Father Harrington divides Sunday’s reading into three distinct units: (1) a place in the kingdom demands suffering; (2) it is not Jesus’ prerogative to determine status in the coming Kingdom, and (3) leadership in Jesus’ community demands service. The first point seems historically consistent with the hypothesis that Mark’s Gospel was originally addressed to Christians suffering persecutions in Rome. The second point may be scandalous to a few, but the Synoptic Gospels are clear in holding that, as a human being, Jesus lived within the limitations of space and time and demonstrated typical human experiences such as uncertainty of the future. To this we must add that it is typical in Mark’s Gospel for Jesus to always manifest subservience to the will of his Father. Even if Jesus did enjoy the right of assigning heavenly accommodations, he would never claim this divine prerogative in the presence of his disciples at the expense of his Father’s glory.
The third point is one of the great moral teachings of the entire New Testament: that “greatness” comes only from humility. The choice of Greek wording is critical. In verse 43 Jesus contrasts greatness with service, or literally, whoever would be great must become a diakonos or servant. We get our word “deacon” from the Greek here; in Acts of the Apostles Luke recounts that the first seven deacons were entrusted by the Apostles with basic church community service, such as bringing bread to widows. Jesus proceeds further with the thought, observing that whoever would be first would be the doulos or slave of all.
As Roman Catholics we belong to a sacramental church: the tangible realities of things are of equal importance as the idea of things. Even in the Apostolic times there were heretical concepts to the effect that one could be saved by “secret knowledge” (the Gnostics, for example.) Sunday’s Gospel counters such tendencies with its emphasis upon the observable and tangible: real suffering attends discipleship, waiting on tables constitutes fidelity. A close reading of the texts indicates that Jesus was not denying the need for leaders, teachers, and bearers of authority. What he was looking for was the proper attitude of leaders: that they see positions of authority as opportunities of service.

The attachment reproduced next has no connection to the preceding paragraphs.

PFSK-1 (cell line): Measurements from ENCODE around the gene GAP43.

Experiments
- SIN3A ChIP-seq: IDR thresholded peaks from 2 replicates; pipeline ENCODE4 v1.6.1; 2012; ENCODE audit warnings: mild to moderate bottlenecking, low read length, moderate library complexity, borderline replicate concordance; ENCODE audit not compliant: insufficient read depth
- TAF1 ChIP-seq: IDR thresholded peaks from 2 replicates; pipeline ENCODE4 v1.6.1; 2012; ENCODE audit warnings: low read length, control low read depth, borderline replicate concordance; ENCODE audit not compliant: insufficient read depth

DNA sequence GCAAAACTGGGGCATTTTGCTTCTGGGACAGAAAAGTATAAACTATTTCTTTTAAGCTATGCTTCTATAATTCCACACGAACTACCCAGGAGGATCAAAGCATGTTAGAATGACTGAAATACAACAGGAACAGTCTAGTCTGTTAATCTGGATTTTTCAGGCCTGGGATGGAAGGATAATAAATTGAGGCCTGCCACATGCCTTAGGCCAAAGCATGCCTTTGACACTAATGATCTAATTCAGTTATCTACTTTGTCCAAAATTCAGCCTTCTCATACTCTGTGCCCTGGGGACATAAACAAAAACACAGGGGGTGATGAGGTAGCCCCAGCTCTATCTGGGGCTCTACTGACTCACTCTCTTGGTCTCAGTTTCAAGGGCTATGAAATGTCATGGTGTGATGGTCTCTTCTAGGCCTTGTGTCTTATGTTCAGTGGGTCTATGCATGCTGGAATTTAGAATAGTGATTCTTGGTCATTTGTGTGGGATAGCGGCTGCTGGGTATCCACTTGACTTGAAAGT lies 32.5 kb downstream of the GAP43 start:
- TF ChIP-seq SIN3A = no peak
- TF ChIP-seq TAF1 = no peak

Authority is not always exercised wisely or with humility, and this is particularly troublesome when such abuse of power occurs in the Church. This morning on my PEW news service I came across a story from the Washington Post about Michael Keating, age 10. He is unable to eat or speak or undertake normal physical functioning due to severe cerebral palsy. You have all seen Michael even if you do not recognize his name. At great inconvenience his family brought him to see Pope Francis’ motorcade in Philadelphia. When the Pope noticed him in his apparatus, he had his driver stop. Francis went to the boy, took his face in his hands, and kissed him.
The Post, in its best Woodward and Bernstein tradition, decided to do a profile of the family. I found it to be a remarkably inspiring story, but there was one episode involving the Church that absolutely strained credulity. When Michael was seven, his parents presented him to their local parish for his First Communion. They were informed by the pastor that because Michael could not speak and make his first confession, he could not receive the Eucharist. (If you need a minute or two to absorb this, so did I.) I cannot pretend to know what goes on in the mind of this pastor who believes his canonical entitlements give him the right to act in such a scandalous manner, but it is a sad truth that the Church is peopled by many leaders who would not understand Sunday’s Gospel if they fell over it in the parking lot. By the good grace of God another pastor in the area, Father Michael J. Fitzpatrick of West Brandywine, PA, welcomed the family and made the appropriate adjustments so that Michael could receive his First Communion…and indeed young Michael receives with his family every week through his feeding syringe.
Maybe Father Fitzpatrick should preach this weekend to the Bishops at the Synod about humility and family life.